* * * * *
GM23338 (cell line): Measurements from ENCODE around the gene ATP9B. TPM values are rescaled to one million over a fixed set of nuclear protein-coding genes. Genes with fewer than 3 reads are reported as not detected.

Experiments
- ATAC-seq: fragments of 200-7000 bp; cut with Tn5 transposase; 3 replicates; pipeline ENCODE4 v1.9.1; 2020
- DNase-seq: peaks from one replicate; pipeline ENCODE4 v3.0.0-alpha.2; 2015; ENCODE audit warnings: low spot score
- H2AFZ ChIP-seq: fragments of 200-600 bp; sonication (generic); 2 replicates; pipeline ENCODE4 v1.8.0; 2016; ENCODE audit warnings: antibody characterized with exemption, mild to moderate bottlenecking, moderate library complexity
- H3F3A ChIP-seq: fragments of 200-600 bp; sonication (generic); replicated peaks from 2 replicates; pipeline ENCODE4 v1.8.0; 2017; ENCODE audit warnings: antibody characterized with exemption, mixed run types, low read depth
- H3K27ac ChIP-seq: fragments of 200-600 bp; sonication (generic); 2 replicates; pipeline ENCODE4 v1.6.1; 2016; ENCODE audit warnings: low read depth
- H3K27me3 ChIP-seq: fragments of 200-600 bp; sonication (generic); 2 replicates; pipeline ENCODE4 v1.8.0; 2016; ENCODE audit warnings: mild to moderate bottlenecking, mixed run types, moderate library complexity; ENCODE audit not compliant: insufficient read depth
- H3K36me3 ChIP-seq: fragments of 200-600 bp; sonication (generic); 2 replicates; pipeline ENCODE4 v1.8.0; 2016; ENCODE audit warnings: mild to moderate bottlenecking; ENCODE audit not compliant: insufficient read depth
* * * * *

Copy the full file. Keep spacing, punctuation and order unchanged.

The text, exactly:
GM23338 (cell line): Measurements from ENCODE around the gene ATP9B. TPM values are rescaled to one million over a fixed set of nuclear protein-coding genes. Genes with fewer than 3 reads are reported as not detected.

Experiments
- ATAC-seq: fragments of 200-7000 bp; cut with Tn5 transposase; 3 replicates; pipeline ENCODE4 v1.9.1; 2020
- DNase-seq: peaks from one replicate; pipeline ENCODE4 v3.0.0-alpha.2; 2015; ENCODE audit warnings: low spot score
- H2AFZ ChIP-seq: fragments of 200-600 bp; sonication (generic); 2 replicates; pipeline ENCODE4 v1.8.0; 2016; ENCODE audit warnings: antibody characterized with exemption, mild to moderate bottlenecking, moderate library complexity
- H3F3A ChIP-seq: fragments of 200-600 bp; sonication (generic); replicated peaks from 2 replicates; pipeline ENCODE4 v1.8.0; 2017; ENCODE audit warnings: antibody characterized with exemption, mixed run types, low read depth
- H3K27ac ChIP-seq: fragments of 200-600 bp; sonication (generic); 2 replicates; pipeline ENCODE4 v1.6.1; 2016; ENCODE audit warnings: low read depth
- H3K27me3 ChIP-seq: fragments of 200-600 bp; sonication (generic); 2 replicates; pipeline ENCODE4 v1.8.0; 2016; ENCODE audit warnings: mild to moderate bottlenecking, mixed run types, moderate library complexity; ENCODE audit not compliant: insufficient read depth
- H3K36me3 ChIP-seq: fragments of 200-600 bp; sonication (generic); 2 replicates; pipeline ENCODE4 v1.8.0; 2016; ENCODE audit warnings: mild to moderate bottlenecking; ENCODE audit not compliant: insufficient read depth